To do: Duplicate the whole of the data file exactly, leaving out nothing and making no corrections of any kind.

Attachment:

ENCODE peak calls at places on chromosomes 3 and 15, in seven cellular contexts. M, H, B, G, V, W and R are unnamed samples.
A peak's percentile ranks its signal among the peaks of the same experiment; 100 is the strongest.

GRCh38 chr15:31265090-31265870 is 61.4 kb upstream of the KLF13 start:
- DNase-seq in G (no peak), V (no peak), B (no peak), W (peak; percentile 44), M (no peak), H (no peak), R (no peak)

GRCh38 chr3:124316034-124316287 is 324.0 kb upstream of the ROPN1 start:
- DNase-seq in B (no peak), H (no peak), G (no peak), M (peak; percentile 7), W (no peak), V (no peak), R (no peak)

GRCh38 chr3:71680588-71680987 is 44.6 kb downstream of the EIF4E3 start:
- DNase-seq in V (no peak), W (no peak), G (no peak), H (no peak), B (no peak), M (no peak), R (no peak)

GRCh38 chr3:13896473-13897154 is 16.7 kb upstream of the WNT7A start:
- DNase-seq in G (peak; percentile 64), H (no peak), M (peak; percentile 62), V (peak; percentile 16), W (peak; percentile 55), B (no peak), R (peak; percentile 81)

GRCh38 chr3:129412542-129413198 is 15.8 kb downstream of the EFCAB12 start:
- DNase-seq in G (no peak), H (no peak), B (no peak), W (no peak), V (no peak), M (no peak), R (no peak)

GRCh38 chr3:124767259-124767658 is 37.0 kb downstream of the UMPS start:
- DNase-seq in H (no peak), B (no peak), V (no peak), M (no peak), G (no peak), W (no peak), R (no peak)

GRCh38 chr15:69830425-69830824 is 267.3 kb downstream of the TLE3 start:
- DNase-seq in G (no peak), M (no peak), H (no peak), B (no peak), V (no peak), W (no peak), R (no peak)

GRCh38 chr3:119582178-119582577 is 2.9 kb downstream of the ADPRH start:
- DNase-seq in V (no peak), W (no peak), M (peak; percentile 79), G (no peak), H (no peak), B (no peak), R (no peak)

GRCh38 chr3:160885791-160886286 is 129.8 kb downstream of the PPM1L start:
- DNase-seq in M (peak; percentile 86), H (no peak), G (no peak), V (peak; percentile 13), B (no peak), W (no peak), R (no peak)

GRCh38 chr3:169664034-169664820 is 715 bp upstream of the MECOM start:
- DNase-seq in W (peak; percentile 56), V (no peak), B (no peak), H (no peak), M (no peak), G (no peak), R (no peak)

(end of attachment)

ENCODE peak calls at places on chromosomes 3 and 15, in seven cellular contexts. M, H, B, G, V, W and R are unnamed samples.
A peak's percentile ranks its signal among the peaks of the same experiment; 100 is the strongest.

GRCh38 chr15:31265090-31265870 is 61.4 kb upstream of the KLF13 start:
- DNase-seq in G (no peak), V (no peak), B (no peak), W (peak; percentile 44), M (no peak), H (no peak), R (no peak)

GRCh38 chr3:124316034-124316287 is 324.0 kb upstream of the ROPN1 start:
- DNase-seq in B (no peak), H (no peak), G (no peak), M (peak; percentile 7), W (no peak), V (no peak), R (no peak)

GRCh38 chr3:71680588-71680987 is 44.6 kb downstream of the EIF4E3 start:
- DNase-seq in V (no peak), W (no peak), G (no peak), H (no peak), B (no peak), M (no peak), R (no peak)

GRCh38 chr3:13896473-13897154 is 16.7 kb upstream of the WNT7A start:
- DNase-seq in G (peak; percentile 64), H (no peak), M (peak; percentile 62), V (peak; percentile 16), W (peak; percentile 55), B (no peak), R (peak; percentile 81)

GRCh38 chr3:129412542-129413198 is 15.8 kb downstream of the EFCAB12 start:
- DNase-seq in G (no peak), H (no peak), B (no peak), W (no peak), V (no peak), M (no peak), R (no peak)

GRCh38 chr3:124767259-124767658 is 37.0 kb downstream of the UMPS start:
- DNase-seq in H (no peak), B (no peak), V (no peak), M (no peak), G (no peak), W (no peak), R (no peak)

GRCh38 chr15:69830425-69830824 is 267.3 kb downstream of the TLE3 start:
- DNase-seq in G (no peak), M (no peak), H (no peak), B (no peak), V (no peak), W (no peak), R (no peak)

GRCh38 chr3:119582178-119582577 is 2.9 kb downstream of the ADPRH start:
- DNase-seq in V (no peak), W (no peak), M (peak; percentile 79), G (no peak), H (no peak), B (no peak), R (no peak)

GRCh38 chr3:160885791-160886286 is 129.8 kb downstream of the PPM1L start:
- DNase-seq in M (peak; percentile 86), H (no peak), G (no peak), V (peak; percentile 13), B (no peak), W (no peak), R (no peak)

GRCh38 chr3:169664034-169664820 is 715 bp upstream of the MECOM start:
- DNase-seq in W (peak; percentile 56), V (no peak), B (no peak), H (no peak), M (no peak), G (no peak), R (no peak)